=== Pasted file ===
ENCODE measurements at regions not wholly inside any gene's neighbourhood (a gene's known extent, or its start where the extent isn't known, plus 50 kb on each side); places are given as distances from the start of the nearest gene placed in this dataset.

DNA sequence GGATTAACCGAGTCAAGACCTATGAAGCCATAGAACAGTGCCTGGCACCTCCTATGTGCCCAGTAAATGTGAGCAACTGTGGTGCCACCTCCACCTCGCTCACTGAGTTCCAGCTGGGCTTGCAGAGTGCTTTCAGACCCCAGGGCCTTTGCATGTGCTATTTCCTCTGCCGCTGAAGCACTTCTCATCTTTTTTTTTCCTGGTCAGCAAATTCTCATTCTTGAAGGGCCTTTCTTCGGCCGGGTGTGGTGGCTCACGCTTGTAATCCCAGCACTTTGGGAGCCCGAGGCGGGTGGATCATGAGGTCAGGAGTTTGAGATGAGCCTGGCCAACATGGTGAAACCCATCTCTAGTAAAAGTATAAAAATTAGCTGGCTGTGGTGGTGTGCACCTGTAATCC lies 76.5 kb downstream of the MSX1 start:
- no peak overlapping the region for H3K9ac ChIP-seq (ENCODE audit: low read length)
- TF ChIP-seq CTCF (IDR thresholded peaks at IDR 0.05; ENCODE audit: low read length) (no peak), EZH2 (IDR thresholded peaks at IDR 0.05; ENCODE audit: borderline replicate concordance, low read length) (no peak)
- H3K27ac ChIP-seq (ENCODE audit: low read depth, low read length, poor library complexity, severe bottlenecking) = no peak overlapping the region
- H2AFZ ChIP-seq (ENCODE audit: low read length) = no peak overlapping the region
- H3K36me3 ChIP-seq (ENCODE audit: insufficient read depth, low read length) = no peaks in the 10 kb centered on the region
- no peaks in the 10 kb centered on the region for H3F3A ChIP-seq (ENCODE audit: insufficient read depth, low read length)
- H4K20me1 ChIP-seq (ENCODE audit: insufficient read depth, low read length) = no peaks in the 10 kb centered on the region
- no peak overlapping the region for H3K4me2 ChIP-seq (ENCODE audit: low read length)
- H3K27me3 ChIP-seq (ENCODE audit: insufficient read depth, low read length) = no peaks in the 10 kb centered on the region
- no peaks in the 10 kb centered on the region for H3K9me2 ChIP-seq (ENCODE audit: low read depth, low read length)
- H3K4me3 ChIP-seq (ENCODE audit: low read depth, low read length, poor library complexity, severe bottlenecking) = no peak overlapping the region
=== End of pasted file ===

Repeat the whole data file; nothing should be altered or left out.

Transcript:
ENCODE measurements at regions not wholly inside any gene's neighbourhood (a gene's known extent, or its start where the extent isn't known, plus 50 kb on each side); places are given as distances from the start of the nearest gene placed in this dataset.

DNA sequence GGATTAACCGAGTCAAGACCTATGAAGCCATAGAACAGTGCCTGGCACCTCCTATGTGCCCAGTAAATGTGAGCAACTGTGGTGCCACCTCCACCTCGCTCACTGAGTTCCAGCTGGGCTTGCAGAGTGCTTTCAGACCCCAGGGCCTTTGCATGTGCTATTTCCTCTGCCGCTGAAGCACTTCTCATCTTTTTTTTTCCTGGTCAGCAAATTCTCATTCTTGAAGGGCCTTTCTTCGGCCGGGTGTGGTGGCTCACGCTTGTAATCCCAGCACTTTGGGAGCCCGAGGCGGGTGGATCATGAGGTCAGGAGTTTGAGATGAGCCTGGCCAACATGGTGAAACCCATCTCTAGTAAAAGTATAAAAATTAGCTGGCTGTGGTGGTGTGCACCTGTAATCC lies 76.5 kb downstream of the MSX1 start:
- no peak overlapping the region for H3K9ac ChIP-seq (ENCODE audit: low read length)
- TF ChIP-seq CTCF (IDR thresholded peaks at IDR 0.05; ENCODE audit: low read length) (no peak), EZH2 (IDR thresholded peaks at IDR 0.05; ENCODE audit: borderline replicate concordance, low read length) (no peak)
- H3K27ac ChIP-seq (ENCODE audit: low read depth, low read length, poor library complexity, severe bottlenecking) = no peak overlapping the region
- H2AFZ ChIP-seq (ENCODE audit: low read length) = no peak overlapping the region
- H3K36me3 ChIP-seq (ENCODE audit: insufficient read depth, low read length) = no peaks in the 10 kb centered on the region
- no peaks in the 10 kb centered on the region for H3F3A ChIP-seq (ENCODE audit: insufficient read depth, low read length)
- H4K20me1 ChIP-seq (ENCODE audit: insufficient read depth, low read length) = no peaks in the 10 kb centered on the region
- no peak overlapping the region for H3K4me2 ChIP-seq (ENCODE audit: low read length)
- H3K27me3 ChIP-seq (ENCODE audit: insufficient read depth, low read length) = no peaks in the 10 kb centered on the region
- no peaks in the 10 kb centered on the region for H3K9me2 ChIP-seq (ENCODE audit: low read depth, low read length)
- H3K4me3 ChIP-seq (ENCODE audit: low read depth, low read length, poor library complexity, severe bottlenecking) = no peak overlapping the region